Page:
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Wealth Adviser M&A Soars as Goldman, Private Equity Eye Fees

Independent advisors have plenty of reasons to sell now.

(Bloomberg) - Investment adviser deals, once a fragmented backwater of financial services, are surging as Wall Street eyes fees in a business with pricing power.

Mergers and acquisitions involving wealth advisers and brokers reached a seven-year annual high in November, according to data compiled by Bloomberg. That was even before Charles Schwab Corp.’s blockbuster $26 billion agreement to purchase TD Ameritrade Holding Corp.

Wall Street is flush with cash and companies from Goldman Sachs Group Inc. to private equity firms are investing in wealth managers for their stable revenue streams. Founders of advisory firms are seeking successors after years of expansion powered by the historic bull market.

Independent advisers have plenty of reasons to sell now. For starters, offers may vanish when a bear market comes, as revenues are tied directly to assets under advisement, which would drop if stock portfolios shrink.

“Pricing has never been better than it is today for sellers,” said Peter Nesvold, an investment banker with Raymond James Financial Inc. “They take into consideration it’s the 11th year of an expansion. If not now, when?”

This year’s announced M&A deals for U.S. wealth advisers and brokers surpassed $5.9 billion in November prior to the Schwab news, up from 2018’s total $5.5 billion, according to data compiled by Bloomberg. The 79 tie-ups year-to-date as of Wednesday compare with a post-crisis high of 92 during all of 2018.

While there’s a risk of paying peak prices, one reason for the steep valuations is that independent advisers are a rare finance sector that has resisted fee compression as technology squeezes transaction costs elsewhere. Trading and asset management are increasingly commoditized, with brokers offering free trades and index fund fees falling to pennies per $100.

Clients typically pay registered investment advisers, or RIAs, about 1% of assets a year for personalized service such as portfolio construction, estate planning and tax strategies. That compares with Schwab’s revenue on client assets of 29 cents per $100 in its latest quarter. Fintech firms such as Wealthfront and Betterment offer so-called robo advice for next to nothing.

RIAs with $2.4 trillion assets will be potential acquisition targets in the next decade, according to a November report by Cerulli Associates. The key growth driver is aggregators, who account for 3% of firms and 8% of assets. The 10 major RIA consolidators increased assets at a combined 22% compound annual growth rate over the past five years, versus 10% for the business overall.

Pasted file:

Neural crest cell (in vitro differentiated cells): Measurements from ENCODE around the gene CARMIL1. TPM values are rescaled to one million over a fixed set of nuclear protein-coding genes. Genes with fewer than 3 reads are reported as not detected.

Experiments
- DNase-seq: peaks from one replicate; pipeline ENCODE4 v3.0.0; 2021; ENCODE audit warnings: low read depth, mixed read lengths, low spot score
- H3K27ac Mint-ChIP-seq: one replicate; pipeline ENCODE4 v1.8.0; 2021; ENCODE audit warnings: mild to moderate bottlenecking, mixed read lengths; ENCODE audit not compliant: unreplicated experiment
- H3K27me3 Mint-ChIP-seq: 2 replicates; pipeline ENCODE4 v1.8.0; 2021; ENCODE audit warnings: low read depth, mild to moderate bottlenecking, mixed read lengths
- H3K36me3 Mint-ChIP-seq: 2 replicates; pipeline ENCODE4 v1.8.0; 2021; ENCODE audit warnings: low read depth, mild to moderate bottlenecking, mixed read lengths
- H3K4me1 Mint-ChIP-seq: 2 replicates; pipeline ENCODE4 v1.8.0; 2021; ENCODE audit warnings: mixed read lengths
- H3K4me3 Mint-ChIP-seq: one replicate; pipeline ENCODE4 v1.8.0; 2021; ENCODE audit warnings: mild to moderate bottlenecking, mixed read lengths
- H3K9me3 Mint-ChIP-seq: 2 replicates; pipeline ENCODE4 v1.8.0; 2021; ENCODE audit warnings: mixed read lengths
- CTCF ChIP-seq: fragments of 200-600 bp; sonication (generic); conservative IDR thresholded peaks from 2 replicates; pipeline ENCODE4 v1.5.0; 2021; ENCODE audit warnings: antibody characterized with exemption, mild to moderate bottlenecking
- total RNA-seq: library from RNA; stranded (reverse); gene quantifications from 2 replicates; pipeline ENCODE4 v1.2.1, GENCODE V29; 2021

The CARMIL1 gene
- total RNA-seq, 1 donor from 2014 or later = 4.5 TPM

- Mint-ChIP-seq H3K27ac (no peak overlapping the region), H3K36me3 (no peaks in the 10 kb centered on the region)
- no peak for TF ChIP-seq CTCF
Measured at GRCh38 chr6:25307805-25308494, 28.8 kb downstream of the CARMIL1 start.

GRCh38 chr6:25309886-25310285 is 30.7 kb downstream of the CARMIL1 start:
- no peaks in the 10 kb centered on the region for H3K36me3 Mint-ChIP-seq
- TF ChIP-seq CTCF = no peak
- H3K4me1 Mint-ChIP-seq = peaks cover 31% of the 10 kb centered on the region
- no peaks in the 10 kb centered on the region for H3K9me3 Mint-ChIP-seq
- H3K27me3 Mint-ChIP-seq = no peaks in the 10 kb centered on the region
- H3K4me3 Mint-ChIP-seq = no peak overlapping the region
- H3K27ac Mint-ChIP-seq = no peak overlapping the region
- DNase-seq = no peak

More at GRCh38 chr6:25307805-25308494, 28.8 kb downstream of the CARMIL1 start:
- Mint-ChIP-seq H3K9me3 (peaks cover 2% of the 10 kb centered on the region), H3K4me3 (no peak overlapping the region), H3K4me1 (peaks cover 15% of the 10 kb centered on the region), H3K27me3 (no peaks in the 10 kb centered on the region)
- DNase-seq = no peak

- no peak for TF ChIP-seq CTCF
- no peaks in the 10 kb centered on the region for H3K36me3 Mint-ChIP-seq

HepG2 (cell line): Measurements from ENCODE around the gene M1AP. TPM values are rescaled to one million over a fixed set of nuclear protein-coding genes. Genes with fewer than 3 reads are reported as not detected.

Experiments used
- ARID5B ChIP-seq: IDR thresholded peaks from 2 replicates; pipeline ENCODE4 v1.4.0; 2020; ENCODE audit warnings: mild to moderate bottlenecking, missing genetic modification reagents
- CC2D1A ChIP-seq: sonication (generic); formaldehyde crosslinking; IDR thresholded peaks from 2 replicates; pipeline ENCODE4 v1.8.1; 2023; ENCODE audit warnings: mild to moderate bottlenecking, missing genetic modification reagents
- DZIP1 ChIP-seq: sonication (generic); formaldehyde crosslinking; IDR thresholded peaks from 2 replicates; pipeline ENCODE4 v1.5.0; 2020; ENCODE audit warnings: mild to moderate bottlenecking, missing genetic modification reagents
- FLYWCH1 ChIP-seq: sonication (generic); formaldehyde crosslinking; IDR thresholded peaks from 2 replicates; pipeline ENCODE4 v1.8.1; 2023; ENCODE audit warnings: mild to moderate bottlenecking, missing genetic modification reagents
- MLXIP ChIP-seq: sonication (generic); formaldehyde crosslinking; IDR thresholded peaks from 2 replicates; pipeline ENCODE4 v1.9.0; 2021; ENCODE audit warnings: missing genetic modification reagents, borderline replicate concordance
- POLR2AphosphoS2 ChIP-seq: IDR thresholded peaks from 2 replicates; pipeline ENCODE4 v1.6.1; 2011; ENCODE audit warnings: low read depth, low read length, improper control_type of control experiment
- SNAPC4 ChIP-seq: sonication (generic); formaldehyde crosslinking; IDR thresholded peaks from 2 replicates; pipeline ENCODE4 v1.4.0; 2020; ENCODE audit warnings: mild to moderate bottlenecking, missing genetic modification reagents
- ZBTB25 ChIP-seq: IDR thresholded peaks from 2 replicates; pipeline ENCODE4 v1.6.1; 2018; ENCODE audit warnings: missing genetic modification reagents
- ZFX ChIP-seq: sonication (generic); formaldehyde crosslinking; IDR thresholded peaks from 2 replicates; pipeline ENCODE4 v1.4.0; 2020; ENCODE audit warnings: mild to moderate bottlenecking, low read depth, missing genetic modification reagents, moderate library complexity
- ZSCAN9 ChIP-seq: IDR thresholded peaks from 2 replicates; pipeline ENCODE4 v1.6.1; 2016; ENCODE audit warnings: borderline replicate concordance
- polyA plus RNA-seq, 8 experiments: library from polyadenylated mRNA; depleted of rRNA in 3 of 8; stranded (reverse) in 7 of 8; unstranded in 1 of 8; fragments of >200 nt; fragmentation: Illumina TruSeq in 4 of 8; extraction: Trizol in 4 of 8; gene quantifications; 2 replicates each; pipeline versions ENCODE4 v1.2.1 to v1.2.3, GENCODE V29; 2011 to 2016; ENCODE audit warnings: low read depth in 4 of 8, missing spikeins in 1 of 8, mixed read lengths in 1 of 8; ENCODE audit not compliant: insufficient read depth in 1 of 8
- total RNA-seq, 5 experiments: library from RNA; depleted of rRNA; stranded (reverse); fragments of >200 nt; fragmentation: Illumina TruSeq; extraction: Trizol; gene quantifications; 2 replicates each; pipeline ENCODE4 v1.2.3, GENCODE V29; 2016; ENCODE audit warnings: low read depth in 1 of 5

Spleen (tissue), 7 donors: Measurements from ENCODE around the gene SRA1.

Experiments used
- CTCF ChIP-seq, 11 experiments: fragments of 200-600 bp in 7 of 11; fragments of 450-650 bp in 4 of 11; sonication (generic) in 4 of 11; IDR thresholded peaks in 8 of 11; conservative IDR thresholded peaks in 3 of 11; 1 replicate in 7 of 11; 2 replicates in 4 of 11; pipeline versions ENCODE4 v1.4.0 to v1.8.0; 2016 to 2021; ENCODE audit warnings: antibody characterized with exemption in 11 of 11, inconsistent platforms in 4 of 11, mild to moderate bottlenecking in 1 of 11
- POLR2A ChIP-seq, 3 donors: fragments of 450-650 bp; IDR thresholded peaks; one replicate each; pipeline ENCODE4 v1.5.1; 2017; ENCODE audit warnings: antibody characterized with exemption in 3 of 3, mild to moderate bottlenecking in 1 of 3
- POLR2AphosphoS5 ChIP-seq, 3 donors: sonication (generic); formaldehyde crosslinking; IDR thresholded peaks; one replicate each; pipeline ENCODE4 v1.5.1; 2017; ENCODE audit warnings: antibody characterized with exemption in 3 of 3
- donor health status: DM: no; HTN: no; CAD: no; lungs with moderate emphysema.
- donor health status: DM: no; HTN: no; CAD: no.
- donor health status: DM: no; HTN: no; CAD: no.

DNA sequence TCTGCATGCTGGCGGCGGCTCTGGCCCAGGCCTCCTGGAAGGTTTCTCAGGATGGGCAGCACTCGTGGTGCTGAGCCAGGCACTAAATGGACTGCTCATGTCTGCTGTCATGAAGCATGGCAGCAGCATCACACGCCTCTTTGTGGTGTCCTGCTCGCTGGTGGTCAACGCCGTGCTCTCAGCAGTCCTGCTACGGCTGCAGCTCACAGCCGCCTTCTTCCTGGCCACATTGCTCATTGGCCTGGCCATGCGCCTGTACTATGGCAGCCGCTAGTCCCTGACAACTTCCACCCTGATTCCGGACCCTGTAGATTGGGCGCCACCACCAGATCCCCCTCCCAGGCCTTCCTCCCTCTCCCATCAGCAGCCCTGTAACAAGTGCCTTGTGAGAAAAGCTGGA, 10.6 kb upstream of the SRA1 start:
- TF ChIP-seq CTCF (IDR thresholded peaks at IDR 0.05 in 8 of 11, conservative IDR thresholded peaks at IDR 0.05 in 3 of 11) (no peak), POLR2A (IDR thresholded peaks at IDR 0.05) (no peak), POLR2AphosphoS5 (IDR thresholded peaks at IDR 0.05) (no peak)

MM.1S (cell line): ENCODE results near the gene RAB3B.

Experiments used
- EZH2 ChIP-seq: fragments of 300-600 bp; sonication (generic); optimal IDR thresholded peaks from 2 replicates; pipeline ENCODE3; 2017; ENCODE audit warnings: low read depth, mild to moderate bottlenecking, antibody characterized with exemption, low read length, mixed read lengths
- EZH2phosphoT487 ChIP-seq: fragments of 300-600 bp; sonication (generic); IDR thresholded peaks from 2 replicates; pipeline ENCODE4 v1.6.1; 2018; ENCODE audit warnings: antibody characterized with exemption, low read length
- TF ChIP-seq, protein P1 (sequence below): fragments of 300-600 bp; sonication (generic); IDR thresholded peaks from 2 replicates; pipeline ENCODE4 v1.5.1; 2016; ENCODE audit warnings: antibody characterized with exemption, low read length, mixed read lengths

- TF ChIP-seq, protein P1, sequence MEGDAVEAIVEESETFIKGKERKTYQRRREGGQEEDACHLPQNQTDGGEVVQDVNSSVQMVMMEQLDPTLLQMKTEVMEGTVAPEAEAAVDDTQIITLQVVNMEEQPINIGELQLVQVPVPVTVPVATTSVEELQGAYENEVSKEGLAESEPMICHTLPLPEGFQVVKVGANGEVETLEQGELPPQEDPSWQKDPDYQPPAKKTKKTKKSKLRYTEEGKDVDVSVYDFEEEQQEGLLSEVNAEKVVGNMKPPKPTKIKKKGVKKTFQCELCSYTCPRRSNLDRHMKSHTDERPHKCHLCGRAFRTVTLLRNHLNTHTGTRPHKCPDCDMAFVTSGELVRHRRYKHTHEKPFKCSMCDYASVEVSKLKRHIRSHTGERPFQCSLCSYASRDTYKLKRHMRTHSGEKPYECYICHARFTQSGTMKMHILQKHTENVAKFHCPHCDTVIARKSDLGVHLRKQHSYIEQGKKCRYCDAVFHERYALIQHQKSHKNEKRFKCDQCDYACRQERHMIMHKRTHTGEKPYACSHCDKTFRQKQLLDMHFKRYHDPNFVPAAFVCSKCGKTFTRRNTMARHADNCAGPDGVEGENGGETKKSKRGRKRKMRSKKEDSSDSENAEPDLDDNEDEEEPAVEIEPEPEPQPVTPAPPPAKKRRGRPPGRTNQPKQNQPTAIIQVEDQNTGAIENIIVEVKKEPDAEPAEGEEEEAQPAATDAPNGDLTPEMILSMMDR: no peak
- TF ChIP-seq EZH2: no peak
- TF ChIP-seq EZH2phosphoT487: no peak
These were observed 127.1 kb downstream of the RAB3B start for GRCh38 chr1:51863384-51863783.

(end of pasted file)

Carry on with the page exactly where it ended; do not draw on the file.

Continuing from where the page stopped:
“Consolidators are amassing assets at a much faster rate than the broader RIA market, which itself has been outpacing other channels,” said Marina Shtyrkov, an analyst at Boston-based Cerulli. “They’re attempting to aggregate this highly fragmented market and create economies of scale and they’re really emerging as large leaders in a market where the majority of firms are still small businesses.”

Private equity is feeding the trend. Stone Point Capital and KKR & Co. are the largest shareholders of Focus Financial Partners Inc., an aggregator with more than $200 billion in client assets that went public in 2018. Oak Hill Capital agreed to buy a stake in Mercer Advisors in September.

David DeVoe, a San Francisco-based consultant who tracks the industry, tallied 101 M&A deals by RIAs in the first three quarters of 2019, compared with 100 in all of 2018.

“The last couple of years, scale and the interest in gaining scale has been the big driver,” DeVoe said. “The marketplace is being stocked with sophisticated strong buyers and that also contributes to this perfect storm of activity.”

Sellers have a menu of options from full buyouts to partnerships with providers of back-office support, a structure that lets them retain their brand and focus on client recruiting or one-on-one advice.

What Bloomberg Intelligence Says

“Consolidation in the asset- and wealth-management industry may maintain momentum next year from a record 2019, amid long-term trends such as fee pressure, the shift to passive from active investing and a need to spend on technology.”

-- Alison Williams, senior analyst

As of year-end 2018, there were more than 17,000 retail-focused RIA firms in the U.S., collectively managing $4.8 trillion, according to Cerulli. It expects firms with $1.6 trillion to participate in deals because of owner retirements, with most sellers transitioning out slowly to prevent a client exodus.

The “perfect guy” to sell was a 59-year-old founder who recently talked about fear of missing out on current prices, according to Rush Benton, head of M&A at Captrust, a Raleigh, North Carolina-based behemoth with $362 billion. Buyers often want owners willing to work years after a sale because ongoing relationships with clients are key to enterprise value.

“The older the founder gets, the less value in the business,” said Benton, who has overseen four acquisitions this year of firms with a combined $7 billion in assets.

Joe Duran, chief executive officer of United Capital, wants to keep running -- and growing -- his advisory firm for a long time. He found a partner with deep pockets and marketing prowess: Goldman Sachs, which paid $750 million in May for his Newport Beach, California-based company. The bank found an opportunity to expand its fee-based services for individual investors.

“The independent RIA is really the shining star of the financial services wealth management category,” Duran said.

To contact the reporter on this story:
John Gittelsohn in Los Angeles at [email protected]

To contact the editors responsible for this story:
Sam Mamudi at [email protected]
Josh Friedman, Alan Mirabella

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